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UK warned visa plan to fix truck driver shortage will not solve crunch By Reuters


© Reuters. FILE PHOTO – Lorries can be seen parking at HGV stations at Cobham on the M25 motorway in Cobham (Britain), August 31, 2021. REUTERS/Peter Cziborra/File Photo

By Michael Holden

LONDON (Reuters) – Britain’s decision to issue temporary visas for 5,000 foreign truck drivers is a short-term fix that will not solve an acute labour shortage that risks major disruption for retailers in the run-up to Christmas, business leaders have warned.

After oil companies reported that there was an insufficient number of truck drivers, long lines formed at petrol stations on Saturday. Some motorists had waited hours to get fuel, while others sat waiting for their turn. This caused operators to restrict supplies, and some to shut down gas stations. [L1N2QR05A]

After warnings by the retail sector that there could be serious problems during the festive season if the drivers shortage is not addressed, fuel supply issues were created.

Grant Shapps, transport minister of the UK said in a statement that he had learned how critical Christmas has been for everyone after an 18-month difficult period.

Britain’s Road Haulage Association says there are about 100,000 drivers in shortage. The result is due to Brexit and workers being forced out of the transport industry.

According to the plans of the government, 55,000 HGV drivers will be allowed to enter Britain with temporary visas. Another 5,500 visas will be granted to poultry workers to “avoid any further pressures on our food industry.”

This short-term visa, which was previously denied by the government despite appeals from logistic companies and retailers, will be canceled on Dec. 24,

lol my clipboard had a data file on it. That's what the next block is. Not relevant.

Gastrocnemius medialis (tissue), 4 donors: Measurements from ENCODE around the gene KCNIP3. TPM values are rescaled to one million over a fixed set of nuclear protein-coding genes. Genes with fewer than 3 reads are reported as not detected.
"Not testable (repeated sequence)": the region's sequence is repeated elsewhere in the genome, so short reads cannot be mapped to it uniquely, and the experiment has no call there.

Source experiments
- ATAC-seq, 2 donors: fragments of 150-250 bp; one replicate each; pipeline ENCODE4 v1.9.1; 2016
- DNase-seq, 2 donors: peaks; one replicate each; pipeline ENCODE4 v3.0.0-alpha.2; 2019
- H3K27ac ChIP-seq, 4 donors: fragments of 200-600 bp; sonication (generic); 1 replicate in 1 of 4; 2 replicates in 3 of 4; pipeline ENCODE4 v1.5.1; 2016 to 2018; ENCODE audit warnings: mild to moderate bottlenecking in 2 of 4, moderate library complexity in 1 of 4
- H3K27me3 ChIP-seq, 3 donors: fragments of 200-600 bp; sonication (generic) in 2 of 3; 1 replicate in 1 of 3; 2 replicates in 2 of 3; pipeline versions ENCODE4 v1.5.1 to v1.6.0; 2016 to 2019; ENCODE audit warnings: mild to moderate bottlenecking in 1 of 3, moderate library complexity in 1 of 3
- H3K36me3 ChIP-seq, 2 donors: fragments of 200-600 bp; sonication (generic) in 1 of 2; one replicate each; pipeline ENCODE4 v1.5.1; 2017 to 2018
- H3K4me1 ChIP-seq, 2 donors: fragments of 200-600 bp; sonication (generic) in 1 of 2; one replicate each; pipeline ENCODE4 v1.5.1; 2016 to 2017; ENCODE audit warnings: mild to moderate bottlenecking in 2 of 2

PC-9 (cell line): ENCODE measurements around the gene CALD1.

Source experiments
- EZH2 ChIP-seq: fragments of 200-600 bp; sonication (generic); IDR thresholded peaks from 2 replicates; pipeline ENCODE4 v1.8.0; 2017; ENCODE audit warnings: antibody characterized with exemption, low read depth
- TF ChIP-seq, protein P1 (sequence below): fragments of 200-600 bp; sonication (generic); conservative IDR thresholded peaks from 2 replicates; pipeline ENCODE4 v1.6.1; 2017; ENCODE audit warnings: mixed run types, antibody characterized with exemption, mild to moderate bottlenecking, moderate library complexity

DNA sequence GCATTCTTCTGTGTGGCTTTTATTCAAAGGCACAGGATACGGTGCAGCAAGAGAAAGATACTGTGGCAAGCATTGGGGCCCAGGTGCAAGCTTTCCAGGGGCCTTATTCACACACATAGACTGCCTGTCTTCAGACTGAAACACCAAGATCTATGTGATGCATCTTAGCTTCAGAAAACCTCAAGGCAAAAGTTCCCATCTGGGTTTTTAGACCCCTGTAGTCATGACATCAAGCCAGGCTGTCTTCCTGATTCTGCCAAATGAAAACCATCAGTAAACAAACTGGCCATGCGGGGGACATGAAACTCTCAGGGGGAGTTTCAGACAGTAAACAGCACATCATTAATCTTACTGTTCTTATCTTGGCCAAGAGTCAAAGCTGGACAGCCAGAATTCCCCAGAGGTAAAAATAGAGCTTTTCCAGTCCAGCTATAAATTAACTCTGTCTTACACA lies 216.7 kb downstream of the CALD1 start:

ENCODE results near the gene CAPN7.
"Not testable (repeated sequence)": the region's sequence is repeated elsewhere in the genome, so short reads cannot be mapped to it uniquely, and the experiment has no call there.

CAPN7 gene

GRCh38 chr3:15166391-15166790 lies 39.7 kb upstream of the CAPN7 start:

Up to 4,000 individuals will be trained to be truck drivers. To entice these drivers back into the industry, letters with letterheads for nearly a million HGV license holders will be sent. The ministry of defence will also draft in some examiners to accelerate the testing.

It was stated that visas would not be a permanent solution. The long-term solution is to recruit more British drivers, with higher pay and better working conditions.

Shapps explained that although we have taken immediate steps, it is important for the sectors to play their role in ensuring the drivers are able to continue to work and to maintain the right salary rises.

Andrew Opie (director of food and sustainability for the British Retail Consortium), warned Friday that there was only a 10-day window to resolve the driver shortage problem.

“The limit of 5,000 visas will do little to alleviate the current shortfall,” he said. Supermarkets have already estimated that they require at least 15,000 HGV drivers to ensure their business can operate fully ahead of Christmas, and to avoid any disruption or issues.

Other people have expressed concern that European drivers may be reluctant to return to Britain.

Marco Digioia of the European Road Haulers Association stated to The i that he believes many European drivers won’t return to Britain, regardless of whether the UK government permits it.